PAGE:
When one fully embraces cultural relativism, human rights violations––like funeral pyres and child sex abuse––become very difficult to identify.
We feel, almost instinctively, that it is wrong to meddle with the DNA of an unborn human being, but we don’t know why we feel that way, nor can we articulate it.
Which foundational ideas, assumptions, and seemingly-semantic debates mold how we interpret our world in relation to science and faith?
The Bible put a new political conception on the table: a state of a single nation that is united, self-governing, and uninterested in bringing its neighbors under its rule.
On this episode of the Federalist Radio Hour, Ben Domenech and Matthew Mehan discuss young adult literature, Harry Potter, and high lessons in popular art.
As Eleanor seeks to become her best self, she realizes that moral improvement involves self-sacrifice, something she never thought about on Earth.
We are finite, contingent beings, and we must not presume that our reason is capable of transcending this to achieve a sort of God’s-eye view of reality.
Jonah Goldberg’s defense of the legacy of the Enlightenment ends up being mostly a rehearsal of boilerplate 20th-century American conservatism.
Steven Pinker makes a good case that something has been going right in the modern world, but you’re on your own if you want to define exactly what that is.
Peterson’s message is one focused on finding meaning, not fueling hate. Although it’s not a saving message, it’s one we’ll be hearing for a long time.
Jamelle Bouie gives us a critique of the Enlightenment from the Left, and it’s exactly what you were expecting: another excuse to call everyone racist.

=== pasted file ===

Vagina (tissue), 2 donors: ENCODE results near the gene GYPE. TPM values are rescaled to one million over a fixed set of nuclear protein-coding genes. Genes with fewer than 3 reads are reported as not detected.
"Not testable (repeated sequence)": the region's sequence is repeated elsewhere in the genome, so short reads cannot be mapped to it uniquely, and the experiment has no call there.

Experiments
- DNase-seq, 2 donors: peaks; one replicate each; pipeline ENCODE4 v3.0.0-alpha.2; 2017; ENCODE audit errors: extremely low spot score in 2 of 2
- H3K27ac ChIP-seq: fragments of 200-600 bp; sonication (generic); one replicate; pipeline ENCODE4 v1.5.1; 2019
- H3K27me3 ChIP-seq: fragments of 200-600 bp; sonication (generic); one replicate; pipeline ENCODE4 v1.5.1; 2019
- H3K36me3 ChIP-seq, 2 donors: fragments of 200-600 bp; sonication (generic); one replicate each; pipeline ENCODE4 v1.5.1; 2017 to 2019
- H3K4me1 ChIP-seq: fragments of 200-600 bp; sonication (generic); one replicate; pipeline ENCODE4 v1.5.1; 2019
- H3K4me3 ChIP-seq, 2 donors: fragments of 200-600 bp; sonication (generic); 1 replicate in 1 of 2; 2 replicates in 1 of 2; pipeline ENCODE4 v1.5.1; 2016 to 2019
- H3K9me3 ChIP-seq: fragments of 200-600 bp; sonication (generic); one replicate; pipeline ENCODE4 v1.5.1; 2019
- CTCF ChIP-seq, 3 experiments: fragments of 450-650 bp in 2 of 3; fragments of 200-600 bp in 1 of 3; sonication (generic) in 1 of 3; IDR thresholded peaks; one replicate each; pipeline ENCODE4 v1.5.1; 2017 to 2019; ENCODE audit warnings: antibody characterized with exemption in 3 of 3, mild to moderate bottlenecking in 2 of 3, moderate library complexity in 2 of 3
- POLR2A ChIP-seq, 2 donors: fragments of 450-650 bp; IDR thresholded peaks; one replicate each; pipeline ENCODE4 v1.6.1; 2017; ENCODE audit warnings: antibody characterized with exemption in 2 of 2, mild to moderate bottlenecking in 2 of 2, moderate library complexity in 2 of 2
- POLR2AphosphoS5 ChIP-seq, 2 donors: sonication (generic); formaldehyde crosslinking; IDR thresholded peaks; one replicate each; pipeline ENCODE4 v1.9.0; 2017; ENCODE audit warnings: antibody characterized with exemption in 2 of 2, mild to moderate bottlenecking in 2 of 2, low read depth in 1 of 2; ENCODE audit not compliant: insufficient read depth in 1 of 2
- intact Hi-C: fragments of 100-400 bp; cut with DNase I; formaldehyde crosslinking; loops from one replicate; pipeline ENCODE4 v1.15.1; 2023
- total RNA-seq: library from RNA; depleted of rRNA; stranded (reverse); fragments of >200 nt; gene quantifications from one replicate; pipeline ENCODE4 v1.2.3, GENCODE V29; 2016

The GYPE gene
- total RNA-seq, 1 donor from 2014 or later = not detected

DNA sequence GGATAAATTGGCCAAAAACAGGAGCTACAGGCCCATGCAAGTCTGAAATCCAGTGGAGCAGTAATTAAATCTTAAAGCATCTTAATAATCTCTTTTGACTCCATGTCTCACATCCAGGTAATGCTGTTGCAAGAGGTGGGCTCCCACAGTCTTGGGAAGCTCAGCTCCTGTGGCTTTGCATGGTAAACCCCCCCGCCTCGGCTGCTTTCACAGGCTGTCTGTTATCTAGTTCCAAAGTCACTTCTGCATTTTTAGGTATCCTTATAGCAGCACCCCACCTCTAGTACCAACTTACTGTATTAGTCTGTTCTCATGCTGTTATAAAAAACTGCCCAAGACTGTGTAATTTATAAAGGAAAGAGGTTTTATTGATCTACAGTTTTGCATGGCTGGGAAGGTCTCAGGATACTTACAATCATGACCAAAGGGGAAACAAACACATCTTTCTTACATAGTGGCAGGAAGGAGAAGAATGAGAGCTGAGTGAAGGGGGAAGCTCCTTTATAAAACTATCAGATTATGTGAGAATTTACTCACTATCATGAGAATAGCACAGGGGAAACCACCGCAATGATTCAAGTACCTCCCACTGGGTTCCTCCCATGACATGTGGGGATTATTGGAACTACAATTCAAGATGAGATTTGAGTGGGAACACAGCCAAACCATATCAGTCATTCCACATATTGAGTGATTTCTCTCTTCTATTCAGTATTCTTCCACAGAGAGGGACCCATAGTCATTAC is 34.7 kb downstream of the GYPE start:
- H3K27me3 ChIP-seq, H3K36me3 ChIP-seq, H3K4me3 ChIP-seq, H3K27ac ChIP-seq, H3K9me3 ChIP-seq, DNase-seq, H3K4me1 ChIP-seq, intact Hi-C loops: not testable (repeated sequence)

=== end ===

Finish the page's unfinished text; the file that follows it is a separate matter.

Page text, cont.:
Jonah Goldberg is certainly not naive about the role religion plays in the ‘miracle’ of western classical liberalism. ‘Suicide of the West’ is best understood as an apologetic to non-conservatives.
A New York Times Magazine hit piece says more about the mainstream media than it says about Jordan Peterson.
We can’t be content to view ‘Laurel Versus Yanny’ as a fun intellectual puzzle. No, somebody has to claim it proves everything is subjective.
Some conservatives are dismissing the eighteenth-century Enlightenment and trying to surrender its brilliant legacy to the enemies of Enlightenment on the Left.
James Madison is credited with debunking a prevailing suspicion that self-government was only possible on a smaller, state level.
Why do intellectuals still cling to Marxism? The answer is that Communism is ‘idealist’ in the strict philosophical sense. And that’s not a good thing.
Every time we invoke diversity, we are necessarily implying a deeper unity. Maybe that deserves some celebration, too.
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